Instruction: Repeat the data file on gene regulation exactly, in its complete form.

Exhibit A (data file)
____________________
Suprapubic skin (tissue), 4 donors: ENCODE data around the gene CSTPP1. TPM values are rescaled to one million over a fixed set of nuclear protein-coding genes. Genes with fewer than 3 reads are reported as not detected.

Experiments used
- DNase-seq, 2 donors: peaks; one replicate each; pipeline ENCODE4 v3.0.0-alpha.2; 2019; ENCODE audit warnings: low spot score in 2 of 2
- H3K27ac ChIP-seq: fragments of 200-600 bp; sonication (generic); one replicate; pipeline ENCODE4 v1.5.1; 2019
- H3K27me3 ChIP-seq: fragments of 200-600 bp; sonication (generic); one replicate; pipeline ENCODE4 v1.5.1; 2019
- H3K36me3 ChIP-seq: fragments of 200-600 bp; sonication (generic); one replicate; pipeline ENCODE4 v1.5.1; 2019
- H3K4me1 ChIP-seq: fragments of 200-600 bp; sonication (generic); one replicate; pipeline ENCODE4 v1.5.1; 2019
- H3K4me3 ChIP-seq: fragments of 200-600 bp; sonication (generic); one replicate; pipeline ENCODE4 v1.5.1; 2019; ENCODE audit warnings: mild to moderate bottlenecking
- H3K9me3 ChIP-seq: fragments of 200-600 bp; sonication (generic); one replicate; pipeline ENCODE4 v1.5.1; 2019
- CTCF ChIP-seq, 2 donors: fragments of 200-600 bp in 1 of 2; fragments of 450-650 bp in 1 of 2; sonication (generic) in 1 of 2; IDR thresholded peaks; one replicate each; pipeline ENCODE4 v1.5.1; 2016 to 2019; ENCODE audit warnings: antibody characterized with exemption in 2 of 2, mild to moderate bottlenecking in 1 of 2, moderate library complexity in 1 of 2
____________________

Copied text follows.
Suprapubic skin (tissue), 4 donors: ENCODE data around the gene CSTPP1. TPM values are rescaled to one million over a fixed set of nuclear protein-coding genes. Genes with fewer than 3 reads are reported as not detected.

Experiments used
- DNase-seq, 2 donors: peaks; one replicate each; pipeline ENCODE4 v3.0.0-alpha.2; 2019; ENCODE audit warnings: low spot score in 2 of 2
- H3K27ac ChIP-seq: fragments of 200-600 bp; sonication (generic); one replicate; pipeline ENCODE4 v1.5.1; 2019
- H3K27me3 ChIP-seq: fragments of 200-600 bp; sonication (generic); one replicate; pipeline ENCODE4 v1.5.1; 2019
- H3K36me3 ChIP-seq: fragments of 200-600 bp; sonication (generic); one replicate; pipeline ENCODE4 v1.5.1; 2019
- H3K4me1 ChIP-seq: fragments of 200-600 bp; sonication (generic); one replicate; pipeline ENCODE4 v1.5.1; 2019
- H3K4me3 ChIP-seq: fragments of 200-600 bp; sonication (generic); one replicate; pipeline ENCODE4 v1.5.1; 2019; ENCODE audit warnings: mild to moderate bottlenecking
- H3K9me3 ChIP-seq: fragments of 200-600 bp; sonication (generic); one replicate; pipeline ENCODE4 v1.5.1; 2019
- CTCF ChIP-seq, 2 donors: fragments of 200-600 bp in 1 of 2; fragments of 450-650 bp in 1 of 2; sonication (generic) in 1 of 2; IDR thresholded peaks; one replicate each; pipeline ENCODE4 v1.5.1; 2016 to 2019; ENCODE audit warnings: antibody characterized with exemption in 2 of 2, mild to moderate bottlenecking in 1 of 2, moderate library complexity in 1 of 2